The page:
What, precisely, is so awful about TAOUP? Personally, I consider it to be one of the best books ever written on programming in general, let alone Unix programming. I found useful information and advice on every page.
I think TAOUP is a pretty nice book, and I will probably buy a copy when it comes out, and recommend it to my friends.
However, I don't think it is perfect, or above criticism. It might be in my top 20 books on programming but I don't think it would make my "top few".
What's wrong? Here are some complaints I prepared earlier.
I guess overall it seems to focus too heavily on "things the author thinks are interesting/funny". (I think that's a failure of later versions of the Hacker's Dictionary too.) Don't get me wrong: I'm all for authorial voice, and I know it's impossible to suppress completely. But in TAOUP's current draft, I think it is too obtrusive.
For example, a fair number of the examples are taken from esr's own projects, such as fetchmail. But I don't know anybody aside from esr, who would say fetchmail is a really prime example of Unix design! Why not pick an example that really is broadly recognized as brilliant?
Has esr been lazy in just using examples from his own home directory? Or is he suggesting that his own designs are sublime and perfect examples of Unix? The kernel hackers who make special mention that that esr's CML2 system was *not* merged might disagree. Either way it's a bit irritating.
One thing that sprang to mind is that rusty's "iprint" (apt-get install iprint) is probably more Unixy than esr's "ascii". (iprint's smaller :-)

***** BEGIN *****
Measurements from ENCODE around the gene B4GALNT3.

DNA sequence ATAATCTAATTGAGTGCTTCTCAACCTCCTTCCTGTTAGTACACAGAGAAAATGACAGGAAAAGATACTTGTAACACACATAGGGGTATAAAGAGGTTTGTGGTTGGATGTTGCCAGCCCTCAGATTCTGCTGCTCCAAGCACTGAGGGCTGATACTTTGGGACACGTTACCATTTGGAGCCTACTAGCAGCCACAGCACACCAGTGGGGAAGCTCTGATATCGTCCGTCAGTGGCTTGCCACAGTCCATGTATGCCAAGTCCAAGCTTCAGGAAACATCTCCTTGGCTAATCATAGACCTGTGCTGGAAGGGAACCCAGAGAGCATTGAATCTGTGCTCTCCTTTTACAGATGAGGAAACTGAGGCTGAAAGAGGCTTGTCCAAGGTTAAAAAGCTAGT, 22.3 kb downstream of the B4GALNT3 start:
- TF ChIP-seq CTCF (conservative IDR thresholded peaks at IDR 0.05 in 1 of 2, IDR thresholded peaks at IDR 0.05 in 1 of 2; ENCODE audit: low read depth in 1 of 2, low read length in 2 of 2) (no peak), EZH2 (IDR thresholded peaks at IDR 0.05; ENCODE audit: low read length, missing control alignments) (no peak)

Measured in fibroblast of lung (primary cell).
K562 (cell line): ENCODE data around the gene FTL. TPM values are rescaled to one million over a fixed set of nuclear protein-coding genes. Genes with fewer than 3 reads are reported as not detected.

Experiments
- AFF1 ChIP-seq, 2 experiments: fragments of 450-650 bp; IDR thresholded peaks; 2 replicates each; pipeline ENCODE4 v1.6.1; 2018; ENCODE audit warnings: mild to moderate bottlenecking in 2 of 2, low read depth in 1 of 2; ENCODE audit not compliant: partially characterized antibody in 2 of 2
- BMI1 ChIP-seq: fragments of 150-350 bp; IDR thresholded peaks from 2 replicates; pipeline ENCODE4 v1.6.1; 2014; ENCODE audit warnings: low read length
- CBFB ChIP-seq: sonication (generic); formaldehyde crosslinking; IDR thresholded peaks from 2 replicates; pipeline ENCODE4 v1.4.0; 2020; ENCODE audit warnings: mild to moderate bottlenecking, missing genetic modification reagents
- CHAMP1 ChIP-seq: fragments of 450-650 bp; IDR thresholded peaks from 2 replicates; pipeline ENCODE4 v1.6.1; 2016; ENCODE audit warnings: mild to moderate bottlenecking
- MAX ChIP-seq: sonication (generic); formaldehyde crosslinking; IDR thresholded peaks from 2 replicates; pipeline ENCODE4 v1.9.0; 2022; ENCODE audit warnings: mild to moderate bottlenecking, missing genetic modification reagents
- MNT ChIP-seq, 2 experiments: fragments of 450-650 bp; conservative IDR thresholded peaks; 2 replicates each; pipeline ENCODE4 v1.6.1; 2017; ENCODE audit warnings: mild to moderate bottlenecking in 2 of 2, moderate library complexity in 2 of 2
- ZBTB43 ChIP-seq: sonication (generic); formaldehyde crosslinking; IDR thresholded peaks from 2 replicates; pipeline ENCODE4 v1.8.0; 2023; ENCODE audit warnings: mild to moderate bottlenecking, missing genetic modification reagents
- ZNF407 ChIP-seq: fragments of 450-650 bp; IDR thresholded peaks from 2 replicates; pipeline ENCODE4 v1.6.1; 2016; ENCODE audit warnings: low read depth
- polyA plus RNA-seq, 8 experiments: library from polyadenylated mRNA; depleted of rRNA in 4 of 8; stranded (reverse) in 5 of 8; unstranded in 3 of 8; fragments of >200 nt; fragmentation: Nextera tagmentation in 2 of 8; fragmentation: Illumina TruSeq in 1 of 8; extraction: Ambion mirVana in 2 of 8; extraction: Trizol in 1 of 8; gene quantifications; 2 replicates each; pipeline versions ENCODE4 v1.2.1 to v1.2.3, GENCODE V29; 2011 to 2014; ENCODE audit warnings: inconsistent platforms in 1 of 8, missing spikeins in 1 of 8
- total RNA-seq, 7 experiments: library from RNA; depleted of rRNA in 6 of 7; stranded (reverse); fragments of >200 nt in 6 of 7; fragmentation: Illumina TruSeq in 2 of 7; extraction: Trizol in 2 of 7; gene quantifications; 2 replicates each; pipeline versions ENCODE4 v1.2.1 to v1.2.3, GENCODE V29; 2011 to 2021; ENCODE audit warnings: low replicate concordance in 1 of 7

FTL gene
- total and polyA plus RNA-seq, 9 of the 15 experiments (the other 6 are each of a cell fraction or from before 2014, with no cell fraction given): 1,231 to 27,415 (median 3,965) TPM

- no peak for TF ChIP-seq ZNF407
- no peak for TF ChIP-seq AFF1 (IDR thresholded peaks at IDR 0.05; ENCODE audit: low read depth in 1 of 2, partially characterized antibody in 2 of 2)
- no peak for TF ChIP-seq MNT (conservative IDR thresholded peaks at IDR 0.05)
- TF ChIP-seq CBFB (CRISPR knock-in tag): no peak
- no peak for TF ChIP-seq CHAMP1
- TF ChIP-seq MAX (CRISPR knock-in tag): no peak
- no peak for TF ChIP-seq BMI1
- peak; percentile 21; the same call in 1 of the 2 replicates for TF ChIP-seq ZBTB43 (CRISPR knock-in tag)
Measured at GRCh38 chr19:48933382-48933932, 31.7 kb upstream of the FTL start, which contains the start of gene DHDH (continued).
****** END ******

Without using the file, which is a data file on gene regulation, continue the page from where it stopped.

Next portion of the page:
Now certainly looking at the design of your own programs is easier, but if you're aiming to be the definitive work and explicitly comparing yourself to Knuth then I think you are obliged to go further afield. (Does The Art of Computer Programming deal mostly with code from TeX? No.)
Similarly, his discussion of the history of Unix, or of Unix compared to other operating systems, seems really skewed to his personal views. You can see his position on the open source/free software kerfuffle intruding. Of course history is shaped by the historian, but I think he does it more than is really needed or helpful.
Most of the problems seem like they could be fixed by more editing and constructive criticism before it's released. I wouldn't be surprised if a second edition, if there is one, is better. (Perhaps esr's trying for early-and-often in books?) Now it is perhaps a bit unfair to criticize it for this when it's not in print yet, but the web page gives the impression that it is nearly a final draft.
The tone and level is a bit uneven too. Sometimes it is very jokey and sometimes moderately formal. Some examples are a bit labored and some parts that I think ought to have examples are missing.
TAOUP does deal with a topic that has not been fully explored before, which makes a nice change from the two shelves of "C++.NET in 24 Hours for Complete Morons" at my local bookstore. It's not quite the only one there: The Practice of Programming, Patterns of Software, Code Complete, and Unix Network Programming approach different parts of the topic. If TAOUP irritates Swartz enough that he's motivated to try to do better then I think that's a good thing.